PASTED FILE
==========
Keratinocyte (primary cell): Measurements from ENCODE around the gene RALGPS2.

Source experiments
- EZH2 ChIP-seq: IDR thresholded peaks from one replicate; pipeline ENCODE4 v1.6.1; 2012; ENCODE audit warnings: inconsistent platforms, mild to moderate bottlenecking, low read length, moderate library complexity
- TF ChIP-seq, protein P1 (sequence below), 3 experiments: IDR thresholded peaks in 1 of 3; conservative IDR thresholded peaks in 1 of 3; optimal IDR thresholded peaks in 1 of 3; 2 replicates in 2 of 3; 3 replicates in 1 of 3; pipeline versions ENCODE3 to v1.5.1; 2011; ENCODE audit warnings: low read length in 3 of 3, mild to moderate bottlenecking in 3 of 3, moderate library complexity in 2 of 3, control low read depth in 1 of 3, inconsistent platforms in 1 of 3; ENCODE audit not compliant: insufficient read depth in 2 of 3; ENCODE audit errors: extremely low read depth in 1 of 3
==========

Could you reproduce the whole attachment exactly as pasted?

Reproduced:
Keratinocyte (primary cell): Measurements from ENCODE around the gene RALGPS2.

Source experiments
- EZH2 ChIP-seq: IDR thresholded peaks from one replicate; pipeline ENCODE4 v1.6.1; 2012; ENCODE audit warnings: inconsistent platforms, mild to moderate bottlenecking, low read length, moderate library complexity
- TF ChIP-seq, protein P1 (sequence below), 3 experiments: IDR thresholded peaks in 1 of 3; conservative IDR thresholded peaks in 1 of 3; optimal IDR thresholded peaks in 1 of 3; 2 replicates in 2 of 3; 3 replicates in 1 of 3; pipeline versions ENCODE3 to v1.5.1; 2011; ENCODE audit warnings: low read length in 3 of 3, mild to moderate bottlenecking in 3 of 3, moderate library complexity in 2 of 3, control low read depth in 1 of 3, inconsistent platforms in 1 of 3; ENCODE audit not compliant: insufficient read depth in 2 of 3; ENCODE audit errors: extremely low read depth in 1 of 3